Auckland Council working with developers to pay for Auckland's growth
Auckland is growing quickly. Our population is expected to reach around two million by 2028 and 313,000 more houses and workplaces will be needed by 2050.
With growth moving at this pace, it’s critical that infrastructure keeps up with the demands of new developments.
Deputy Mayor Bill Cashmore says development contributions are a way that the council can recover a fair share of its infrastructure investment from the development that it enables.
“These charges fund transport, stormwater infrastructure, parks acquisition and development, and some community infrastructure.
“The current development charges for areas where new infrastructure is needed no longer reflect the true cost of provision. The policy has recently been reviewed to consider where improvements can be made to ensure these costs are met into the future," says Deputy Mayor Cashmore.
“Now we are keen to hear from developers to ensure our policy in this area is as fair as possible.”
While the council’s 10-year Budget has a capital programme of over $26 billion of investment to support new developments, this isn’t enough for all urban areas to be developed, or all the intensification projects to begin immediately.
“That’s why we need alternative and additional funding levers to allow for more areas of development to be supported sooner,” says Councillor Cashmore.
An initial round of consultation on this policy was undertaken in May, and the feedback received at that stage has been worked into a new proposal.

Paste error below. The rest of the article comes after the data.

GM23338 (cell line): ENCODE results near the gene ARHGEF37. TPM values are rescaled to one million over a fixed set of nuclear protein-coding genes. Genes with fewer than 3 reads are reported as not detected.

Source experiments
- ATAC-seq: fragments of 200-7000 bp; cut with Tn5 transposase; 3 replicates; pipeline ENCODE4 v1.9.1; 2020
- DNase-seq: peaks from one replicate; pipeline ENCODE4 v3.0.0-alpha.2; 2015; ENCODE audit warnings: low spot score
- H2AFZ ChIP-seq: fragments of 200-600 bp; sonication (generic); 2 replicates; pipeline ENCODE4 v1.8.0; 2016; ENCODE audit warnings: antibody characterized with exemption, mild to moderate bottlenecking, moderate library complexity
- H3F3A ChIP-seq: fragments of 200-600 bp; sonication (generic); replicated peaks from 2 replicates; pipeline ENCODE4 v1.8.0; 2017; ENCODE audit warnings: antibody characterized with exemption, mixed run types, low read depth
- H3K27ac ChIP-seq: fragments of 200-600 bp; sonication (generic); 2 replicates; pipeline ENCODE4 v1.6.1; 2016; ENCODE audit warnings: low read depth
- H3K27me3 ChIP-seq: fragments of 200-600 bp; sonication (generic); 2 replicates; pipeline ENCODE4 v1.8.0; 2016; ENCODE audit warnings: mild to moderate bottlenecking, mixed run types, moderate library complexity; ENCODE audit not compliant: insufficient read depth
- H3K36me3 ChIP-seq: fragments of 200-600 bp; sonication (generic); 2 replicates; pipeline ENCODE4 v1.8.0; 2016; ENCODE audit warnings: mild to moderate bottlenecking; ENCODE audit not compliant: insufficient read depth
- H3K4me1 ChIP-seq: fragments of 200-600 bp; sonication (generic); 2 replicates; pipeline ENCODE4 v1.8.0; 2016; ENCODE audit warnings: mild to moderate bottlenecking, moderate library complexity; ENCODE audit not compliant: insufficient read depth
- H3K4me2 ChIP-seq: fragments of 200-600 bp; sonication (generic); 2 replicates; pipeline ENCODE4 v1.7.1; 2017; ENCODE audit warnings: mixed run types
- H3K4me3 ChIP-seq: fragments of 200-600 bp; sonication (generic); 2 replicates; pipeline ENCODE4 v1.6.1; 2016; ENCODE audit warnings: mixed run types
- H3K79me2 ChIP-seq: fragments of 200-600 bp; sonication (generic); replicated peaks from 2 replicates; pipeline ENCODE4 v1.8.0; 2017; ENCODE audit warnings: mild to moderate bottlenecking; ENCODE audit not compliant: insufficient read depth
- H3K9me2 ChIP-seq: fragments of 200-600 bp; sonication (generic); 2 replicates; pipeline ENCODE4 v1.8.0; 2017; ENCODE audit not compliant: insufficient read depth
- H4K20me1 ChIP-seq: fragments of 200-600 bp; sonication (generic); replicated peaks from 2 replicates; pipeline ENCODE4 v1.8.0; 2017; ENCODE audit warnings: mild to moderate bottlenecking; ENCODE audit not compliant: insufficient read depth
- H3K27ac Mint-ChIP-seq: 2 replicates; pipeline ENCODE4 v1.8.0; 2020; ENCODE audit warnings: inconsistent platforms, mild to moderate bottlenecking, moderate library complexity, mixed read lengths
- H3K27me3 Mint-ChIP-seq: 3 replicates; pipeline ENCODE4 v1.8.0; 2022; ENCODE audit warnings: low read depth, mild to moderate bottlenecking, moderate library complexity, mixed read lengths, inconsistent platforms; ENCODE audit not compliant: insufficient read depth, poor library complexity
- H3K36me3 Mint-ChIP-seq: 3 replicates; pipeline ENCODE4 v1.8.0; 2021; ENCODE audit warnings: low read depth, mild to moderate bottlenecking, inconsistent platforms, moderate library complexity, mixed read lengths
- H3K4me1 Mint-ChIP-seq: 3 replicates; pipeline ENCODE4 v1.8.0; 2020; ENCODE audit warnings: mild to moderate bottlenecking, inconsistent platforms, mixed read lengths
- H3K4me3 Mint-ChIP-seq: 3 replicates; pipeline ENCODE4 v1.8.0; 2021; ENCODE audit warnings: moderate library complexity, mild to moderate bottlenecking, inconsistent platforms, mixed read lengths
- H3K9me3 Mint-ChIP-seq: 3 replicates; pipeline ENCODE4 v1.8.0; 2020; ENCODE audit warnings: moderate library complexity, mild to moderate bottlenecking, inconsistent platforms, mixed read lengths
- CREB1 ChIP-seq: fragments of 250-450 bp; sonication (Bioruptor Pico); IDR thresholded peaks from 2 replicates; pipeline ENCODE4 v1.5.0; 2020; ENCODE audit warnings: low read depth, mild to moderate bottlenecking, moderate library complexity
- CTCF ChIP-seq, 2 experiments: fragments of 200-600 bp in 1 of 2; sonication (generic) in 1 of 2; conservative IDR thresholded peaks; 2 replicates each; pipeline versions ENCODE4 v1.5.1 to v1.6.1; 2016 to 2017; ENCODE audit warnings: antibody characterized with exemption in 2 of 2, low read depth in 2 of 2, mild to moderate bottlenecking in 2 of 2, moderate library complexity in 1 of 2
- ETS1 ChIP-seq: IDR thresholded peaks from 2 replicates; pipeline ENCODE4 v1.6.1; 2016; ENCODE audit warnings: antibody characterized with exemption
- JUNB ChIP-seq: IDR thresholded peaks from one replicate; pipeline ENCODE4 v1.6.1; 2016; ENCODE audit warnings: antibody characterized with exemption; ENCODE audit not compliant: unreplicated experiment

A second consultation on the draft Contributions Policy 2019 has opened today.
What changes are we proposing to development contributions?
- Cost. The cost of development contributions has been updated to reflect the recently adopted 10-year Budget 2018-2028, and the latest projections of development. It will ensure that costs better align with the actual cost of infrastructure and increase certainty that infrastructure will be delivered.
- Demand factors. This change considers the varying impact that different types of development have on infrastructure. The draft policy refines and changes funding areas to better match investment with beneficiaries, including adding extra areas for transport and reserves.
- Extending the timeframe for payment. Developers prefer to pay development contributions as close as possible to the potential sale of land or buildings. Therefore, we have proposed changes to payment timing that better lines up with when residential builders sell their developments.
How are development contributions set?
These charges are calculated by dividing the council’s capital expenditure for growth by the estimated number of new residential and non-residential developments.
Have your say
Public consultation is open now until 4pm 15 November 2018.
Visit the council's website for more information, have your say and find out where you can drop into a ‘have your say’ event.